CEO of Master Builders, Grant Galvin, says it’s not just subbies who have been affected by a lack of payment security.
CEO of Master Builders, Grant Galvin, says it’s not just subbies who have been affected by a lack of payment security.

Subbie crisis: ‘Not the time for mudslinging’

IT'S not just subbies that deserve to be paid.

And, as a membership association that represents more than 8000 members of the building industry, almost 50 per cent of whom are subbies, Master Builders are intent on holding the Government to account and ensuring their tough new building laws deliver on their promises and don't inadvertently make the situation worse.

Security of payment is an issue in our industry which has been around since the dawn of time. This doesn't make it any less serious, but it does signify that it's a tough nut to crack, and many governments have tried to get it right.

The other factor that remains the same is that it's not just an issue for subbies - issues of payment on time run right through the construction supply chain and no one is immune.

It's not just subbies who have had times when they've not been paid or getting paid has been difficult.

The broader issue is timely payment from owners, right down the supply chain to suppliers.

And unfortunately, focusing on one small part of the supply chain might suit politicians, but this approach hurts the very people it is designed to help, and it won't fix the root cause of late payments and ultimate business failures.

Over the years, governments of every persuasion have introduced measures to fix the problem. Although, these have clearly not worked, as we sit here today still debating the age-old problem.

It's our view that introducing more legislation on top of legislation that was already complex and not understood properly or followed by many builders or subbies is not the answer. It's not the time for political mudslinging, and a police taskforce is certainly not the answer either.

Here's what we know …

Last year in Queensland, the Queensland Building and Construction Commission's records show that 191 contractors (a combination of builders and subbies) lost their licence or had it immediately suspended because of financial failure.

While even just one financial failure has devastating consequences for those involved, this represents just 0.18% of the 105,000 licensed contractors, many of whom are doing the right thing - so we need to keep this issue in perspective.

The Queensland Government is currently in the midst of implementing these new laws.

We've got issues with some parts of the new legislation and agree with others, however, there are some things we know will make a difference.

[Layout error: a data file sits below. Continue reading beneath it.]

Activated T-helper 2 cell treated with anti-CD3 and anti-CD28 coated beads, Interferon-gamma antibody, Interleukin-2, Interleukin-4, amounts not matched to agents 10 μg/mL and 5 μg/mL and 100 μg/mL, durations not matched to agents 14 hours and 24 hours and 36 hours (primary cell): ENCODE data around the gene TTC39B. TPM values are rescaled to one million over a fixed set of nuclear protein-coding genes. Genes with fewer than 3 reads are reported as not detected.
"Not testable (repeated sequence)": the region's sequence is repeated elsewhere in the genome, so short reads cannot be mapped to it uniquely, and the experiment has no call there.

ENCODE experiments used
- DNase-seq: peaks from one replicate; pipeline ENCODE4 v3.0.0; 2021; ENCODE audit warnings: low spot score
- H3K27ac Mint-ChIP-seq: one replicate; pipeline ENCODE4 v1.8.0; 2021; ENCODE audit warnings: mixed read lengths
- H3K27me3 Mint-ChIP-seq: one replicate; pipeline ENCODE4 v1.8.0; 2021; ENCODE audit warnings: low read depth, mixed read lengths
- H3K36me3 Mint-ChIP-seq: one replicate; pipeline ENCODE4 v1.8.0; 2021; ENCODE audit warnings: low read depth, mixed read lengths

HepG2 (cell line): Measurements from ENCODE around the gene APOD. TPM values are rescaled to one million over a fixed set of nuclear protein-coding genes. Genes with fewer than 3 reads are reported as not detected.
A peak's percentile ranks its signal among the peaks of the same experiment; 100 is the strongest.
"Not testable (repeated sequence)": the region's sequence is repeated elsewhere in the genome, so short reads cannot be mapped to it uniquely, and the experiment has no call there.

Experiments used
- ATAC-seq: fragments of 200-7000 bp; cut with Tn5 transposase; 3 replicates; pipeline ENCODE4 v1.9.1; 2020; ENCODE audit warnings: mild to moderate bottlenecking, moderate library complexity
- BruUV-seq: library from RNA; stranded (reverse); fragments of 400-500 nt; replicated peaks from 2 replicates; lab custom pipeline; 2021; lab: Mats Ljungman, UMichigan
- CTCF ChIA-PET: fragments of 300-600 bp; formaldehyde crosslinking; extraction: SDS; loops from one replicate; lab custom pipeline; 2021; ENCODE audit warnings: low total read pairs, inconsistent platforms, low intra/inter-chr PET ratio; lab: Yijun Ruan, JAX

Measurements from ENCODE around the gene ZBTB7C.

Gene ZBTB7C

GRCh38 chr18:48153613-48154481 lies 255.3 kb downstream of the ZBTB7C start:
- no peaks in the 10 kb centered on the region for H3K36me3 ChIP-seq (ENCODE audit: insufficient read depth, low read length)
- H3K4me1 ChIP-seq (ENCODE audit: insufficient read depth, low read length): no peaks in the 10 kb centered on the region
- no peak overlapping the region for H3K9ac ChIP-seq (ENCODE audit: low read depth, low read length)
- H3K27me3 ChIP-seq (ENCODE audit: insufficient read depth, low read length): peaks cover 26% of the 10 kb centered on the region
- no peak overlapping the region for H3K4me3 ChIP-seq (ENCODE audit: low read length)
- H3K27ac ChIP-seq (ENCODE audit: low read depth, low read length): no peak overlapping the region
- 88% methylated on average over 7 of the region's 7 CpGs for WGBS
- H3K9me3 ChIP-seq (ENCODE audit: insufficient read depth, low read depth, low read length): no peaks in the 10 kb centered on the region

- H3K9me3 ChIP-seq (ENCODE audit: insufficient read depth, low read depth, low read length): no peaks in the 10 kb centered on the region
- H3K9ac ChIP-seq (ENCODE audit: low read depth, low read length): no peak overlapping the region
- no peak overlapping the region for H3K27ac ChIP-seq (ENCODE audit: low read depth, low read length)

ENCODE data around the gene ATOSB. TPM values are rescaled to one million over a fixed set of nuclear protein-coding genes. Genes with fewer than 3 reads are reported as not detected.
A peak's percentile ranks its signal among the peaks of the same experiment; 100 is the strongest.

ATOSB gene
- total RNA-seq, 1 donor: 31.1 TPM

The government has a big role to play in improving the business skills of builders and subbies.

They need to know their rights and responsibilities and what tools are currently at their disposal to address late and non-payments.

This can be achieved by introducing a mandatory CPD (compulsory professional development) scheme. It wouldn't necessarily be a popular move, so we can understand the government's hesitation on this one, but it would help.

Minister Mick de Brenni has already flagged introducing a CPD scheme into Queensland. In our view, this needs to be sooner rather than later.

Licensing is also a big issue, and we believe the bar should be raised here. In addition to achieving the technical skills required, education on how to manage contracts, cashflow and general business acumen should be included for builders and subbies as part of the licensing requirements.

The government only just recently announced the re-introduction of annual reporting on Minimum Financial Requirements (MFRs) along with some improvements in the system.

We support MFRs and believe they go a long way to ensuring that both builders and subbies have the financial capacity to run their businesses. It's impossible to say if introducing these requirements earlier would have made a difference in these scenarios, but we do believe they'll have a positive effect.

Finally, developing a regulatory environment that ensures builders can also get timely payment will have a major impact on the industry. Unlike many in this debate, we do not accept that all builders are bad and that the only problem lies between builders and subbies.

The majority of builders and subbies are mums and dads who run small businesses and always attempt to do the right thing - the statistics back this up. By focusing on removing the few rogue operators at all levels and making sure that payments flow from owners through to suppliers, we will go a long way to addressing this issue.

We've often said there is no silver bullet to solving security of payment within the building industry.

But, wasting tax payer dollars on a police taskforce combined with adding more legislation that even lawyers struggle to understand is just political point scoring.

Those dollars are better spent educating and effectively regulating an industry where the majority want to do the right thing. It might not be a "sexy" response to a complex problem, but just maybe, combined with sensible laws that builders and subbies can understand, it might just work.

Most who work in our industry will know it's far more complex than is regularly reported and that and if we strive to work together on solutions, everyone will be better off.

Grant Galvin is the CEO of Master Builders